Should India move to full convertibility?

Debate in Business Standard, 2 August 2006

Ajay Shah
Independent Scholar

When India had trade restrictions, barges from Dubai could bring in some things such as gold or VCRs, but not most goods such as steel or sugar. In contrast, capital controls are much easier to evade. Over-invoicing and under-invoicing can achieve two-way flows, for what Reserve Bank of India (RBI) inspector can know the value of a pouch of diamonds? When a software company earns "export" revenues of $100 million, this could just be capital coming in. Large Indian firms are becoming multinationals, with operations all over the world. Through transfer pricing with their subsidiaries, capital can be moved in and out of the country. A great deal of the remittances coming into India are known to be capital account transactions.

We have now internalised the idea that a sound Indian company must buy the cheapest steel in the world, regardless of whether it is made in India or not. In similar fashion, if an Indian company can source cheaper equity or debt outside the country, it is inefficient to force it to use a domestic source. Such compulsion merely invites evasion.

The external sector is now big. In 2005-06, $403 billion moved up and down the current account (56 per cent of GDP), and $254 billion moved up and down the capital account (35 per cent of GDP). With gross flows across the boundary adding up to $657 billion -- 91 per cent of GDP -- it is easy for private agents to move $100 billion in or out of the country. This is de facto convertibility and, every year, it only deepens.

A wall of capital controls once held back the ocean of global capital from the Indian economy. Big holes have been punched in this wall, thanks to the reforms of the post-1990 period. Now, tinkering with one hole (like PNs) will merely move the flows to another hole. Hence, I believe the question Should India achieve convertibility is ill-posed. Convertibility is already upon us. Our choice is between doing it in a choreographed and graceful way, or doing it in a bumbling and incompetent way.

This story is hardly unique to India. Setting up effective capital controls requires a police state, and capital controls introduce enormous distortions and rent-seeking behaviour as was the case with trade barriers. Hence, most countries in the world have dismantled capital controls. Russia is a recent example.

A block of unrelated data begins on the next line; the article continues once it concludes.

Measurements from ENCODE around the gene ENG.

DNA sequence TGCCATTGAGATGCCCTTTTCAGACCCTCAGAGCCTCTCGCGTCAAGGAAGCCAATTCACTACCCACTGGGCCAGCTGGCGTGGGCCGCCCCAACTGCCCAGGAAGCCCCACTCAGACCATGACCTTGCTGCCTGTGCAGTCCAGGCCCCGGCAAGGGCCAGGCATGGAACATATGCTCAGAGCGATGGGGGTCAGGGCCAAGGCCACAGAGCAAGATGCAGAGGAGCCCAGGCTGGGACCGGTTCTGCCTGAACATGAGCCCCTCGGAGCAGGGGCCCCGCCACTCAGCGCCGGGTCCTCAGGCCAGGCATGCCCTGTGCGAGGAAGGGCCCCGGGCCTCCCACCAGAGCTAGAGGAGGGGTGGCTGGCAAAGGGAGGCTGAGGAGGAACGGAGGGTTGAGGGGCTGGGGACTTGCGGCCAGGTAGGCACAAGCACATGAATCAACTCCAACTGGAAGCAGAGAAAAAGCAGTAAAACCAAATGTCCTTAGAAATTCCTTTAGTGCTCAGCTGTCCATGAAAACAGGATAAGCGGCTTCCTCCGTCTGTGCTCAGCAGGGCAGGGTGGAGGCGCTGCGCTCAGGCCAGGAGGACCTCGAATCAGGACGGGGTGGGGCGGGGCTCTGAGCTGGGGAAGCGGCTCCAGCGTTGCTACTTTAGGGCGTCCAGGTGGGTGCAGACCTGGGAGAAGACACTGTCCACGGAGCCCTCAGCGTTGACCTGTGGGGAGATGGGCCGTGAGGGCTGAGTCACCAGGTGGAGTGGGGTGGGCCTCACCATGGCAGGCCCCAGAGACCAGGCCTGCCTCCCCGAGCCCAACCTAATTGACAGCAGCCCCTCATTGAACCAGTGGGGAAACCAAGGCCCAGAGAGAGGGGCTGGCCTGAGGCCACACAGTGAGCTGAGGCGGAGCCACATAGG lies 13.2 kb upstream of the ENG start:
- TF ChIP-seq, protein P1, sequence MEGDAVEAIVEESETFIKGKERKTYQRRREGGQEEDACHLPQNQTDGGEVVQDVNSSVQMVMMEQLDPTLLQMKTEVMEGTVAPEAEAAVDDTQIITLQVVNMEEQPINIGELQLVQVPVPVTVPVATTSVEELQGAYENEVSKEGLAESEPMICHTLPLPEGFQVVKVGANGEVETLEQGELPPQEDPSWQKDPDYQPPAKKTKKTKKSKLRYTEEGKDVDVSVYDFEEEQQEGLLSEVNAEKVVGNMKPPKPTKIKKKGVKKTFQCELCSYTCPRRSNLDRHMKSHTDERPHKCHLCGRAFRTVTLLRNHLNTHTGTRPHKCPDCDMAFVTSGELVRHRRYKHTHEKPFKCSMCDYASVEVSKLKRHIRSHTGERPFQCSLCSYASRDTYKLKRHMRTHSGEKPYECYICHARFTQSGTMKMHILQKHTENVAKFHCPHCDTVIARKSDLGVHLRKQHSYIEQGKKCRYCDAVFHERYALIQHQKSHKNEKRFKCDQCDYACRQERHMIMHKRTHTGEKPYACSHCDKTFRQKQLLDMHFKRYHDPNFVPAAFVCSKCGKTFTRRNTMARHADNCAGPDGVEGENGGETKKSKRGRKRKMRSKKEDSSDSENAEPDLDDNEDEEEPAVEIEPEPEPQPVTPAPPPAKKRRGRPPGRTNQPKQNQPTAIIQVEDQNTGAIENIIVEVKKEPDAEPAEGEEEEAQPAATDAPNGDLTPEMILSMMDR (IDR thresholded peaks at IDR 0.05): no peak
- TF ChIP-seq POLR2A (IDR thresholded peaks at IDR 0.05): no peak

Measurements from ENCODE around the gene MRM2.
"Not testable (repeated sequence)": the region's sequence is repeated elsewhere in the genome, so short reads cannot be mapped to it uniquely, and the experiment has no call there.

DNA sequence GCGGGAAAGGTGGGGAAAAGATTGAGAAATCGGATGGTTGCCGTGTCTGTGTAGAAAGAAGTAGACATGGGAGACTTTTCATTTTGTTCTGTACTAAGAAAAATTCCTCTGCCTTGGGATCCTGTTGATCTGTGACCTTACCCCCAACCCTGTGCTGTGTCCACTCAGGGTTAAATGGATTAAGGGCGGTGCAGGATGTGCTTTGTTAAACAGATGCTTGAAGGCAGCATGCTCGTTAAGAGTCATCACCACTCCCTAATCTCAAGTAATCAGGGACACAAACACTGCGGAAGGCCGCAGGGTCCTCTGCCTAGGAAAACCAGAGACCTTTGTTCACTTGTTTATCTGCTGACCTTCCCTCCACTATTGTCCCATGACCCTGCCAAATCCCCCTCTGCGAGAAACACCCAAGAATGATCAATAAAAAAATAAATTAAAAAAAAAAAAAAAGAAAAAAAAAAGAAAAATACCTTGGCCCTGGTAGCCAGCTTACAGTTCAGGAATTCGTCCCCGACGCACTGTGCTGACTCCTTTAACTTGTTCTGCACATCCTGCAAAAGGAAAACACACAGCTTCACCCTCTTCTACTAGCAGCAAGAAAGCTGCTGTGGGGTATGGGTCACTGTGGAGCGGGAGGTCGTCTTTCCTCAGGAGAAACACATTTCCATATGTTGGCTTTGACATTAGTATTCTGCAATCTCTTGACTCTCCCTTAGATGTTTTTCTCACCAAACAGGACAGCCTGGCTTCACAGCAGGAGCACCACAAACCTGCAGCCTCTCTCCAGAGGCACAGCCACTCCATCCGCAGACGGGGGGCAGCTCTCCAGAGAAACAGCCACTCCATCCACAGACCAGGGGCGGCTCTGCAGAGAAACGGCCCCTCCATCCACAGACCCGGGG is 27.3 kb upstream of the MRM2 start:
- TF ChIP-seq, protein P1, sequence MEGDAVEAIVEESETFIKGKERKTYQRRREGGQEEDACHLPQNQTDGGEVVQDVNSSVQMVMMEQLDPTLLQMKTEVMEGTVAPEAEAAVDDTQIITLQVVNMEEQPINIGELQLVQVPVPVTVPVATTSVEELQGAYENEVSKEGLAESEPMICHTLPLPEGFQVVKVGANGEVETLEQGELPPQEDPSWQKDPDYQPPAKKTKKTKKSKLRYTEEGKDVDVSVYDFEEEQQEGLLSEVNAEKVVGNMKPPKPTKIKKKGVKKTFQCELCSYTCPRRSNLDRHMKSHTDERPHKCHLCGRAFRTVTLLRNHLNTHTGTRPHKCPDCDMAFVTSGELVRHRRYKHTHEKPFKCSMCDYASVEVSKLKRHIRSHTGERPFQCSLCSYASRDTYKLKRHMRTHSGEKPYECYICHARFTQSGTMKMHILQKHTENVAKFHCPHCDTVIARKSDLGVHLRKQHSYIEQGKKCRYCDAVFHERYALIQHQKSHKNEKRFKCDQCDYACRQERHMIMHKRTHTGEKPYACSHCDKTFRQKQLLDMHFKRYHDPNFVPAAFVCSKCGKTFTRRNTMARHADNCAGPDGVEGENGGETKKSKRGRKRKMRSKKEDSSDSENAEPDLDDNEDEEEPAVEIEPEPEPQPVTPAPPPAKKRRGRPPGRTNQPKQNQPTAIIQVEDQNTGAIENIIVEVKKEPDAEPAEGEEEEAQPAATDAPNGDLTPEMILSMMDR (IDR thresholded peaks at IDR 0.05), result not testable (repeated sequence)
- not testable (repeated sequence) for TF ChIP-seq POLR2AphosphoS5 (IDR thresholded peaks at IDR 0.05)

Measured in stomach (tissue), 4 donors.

A few plane crashes do take place, but thousands of planes fly soundly every day. In similar fashion, the fact that occasional currency crises take place does not change the fact that for most countries, convertibility is the unremarkable everyday reality. Most central banks world-wide do everyday business in a framework of convertibility. It is easy for the RBI to tap into this knowledge and mimic these ideas.

Bibek Debroy,
Secretary General, PHDCCI

Why has the RBI kept the report of the second Tarapore Committee temporarily under wraps? Surely, these six gentlemen couldn't have come up with anything that revolutionary, unless they advocated a slower transition to capital account convertibility (CAC) than the government wanted. The contrast with 1996 is striking. Back then, before the east-Asian currency crisis, votaries of CAC were external. Today, it is internal, with the prime minister, the finance minister and the deputy chairman of the Planning Commission pushing for CAC. True, in March, when the Second Tarapore Committee was appointed, 160 economists issued a statement against CAC. But that?s probably a strong argument in favour of CAC. However, consider the following. First, have the first Tarapore Committee's preconditions been met? Except for current account deficit (GDP ratio), the external sector is rosy. Lawrence Summers thinks 15 per cent of our foreign exchange reserves are excessive, Dani Rodrik estimates excess reserves cost developing countries 1 per cent of GDP. On deploying reserves, the RBI governor has talked about switching focus from safety to returns. CAC may even allow the rupee to appreciate.

But what about internal preconditions? We are okay on gross NPAs, middling on inflation and less than okay on gross fiscal deficit (GDP ratio), CRR and RBI autonomy. Does that mean Tarapore-II produces another roadmap? Second, why push for CAC? We might want it because it is a powerful signal for reforms and there is nothing on liberalisation to show otherwise. The proposition that it helps attract capital inflows is doubtful. We do want FDI and other forms of foreign savings. However, not only have other countries (China) attracted FDI without CAC, there are few restrictions on capital inflows, except not allowing global hedge funds to invest in Indian stocks. Third, there are valid arguments for integrating with global financial markets and benefits from greater competition. But is that constrained by absence of CAC or lack of domestic reforms? Fourth, regulatory approvals are required for Indian companies to access foreign capital (debt markets) and investing abroad. But these are being liberalised, without a song and a dance about CAC being necessary. Is there any evidence of these regulatory approvals being significant constraints?

Fifth, the Indian capital account is, therefore, effectively open, except for the Indian householder, who faces restrictions on international asset acquisition. Jack the threshold up from $25,000 to $50,000 or even $100,000. Big deal. How many takers have there been within the $25,000 cap? To paraphrase Victor Hugo, everyone's favourite since the PM quoted him when he was the FM, CAC is not an idea whose time has come : time is a continuum and CAC is not an overnight change, but a phased transition.

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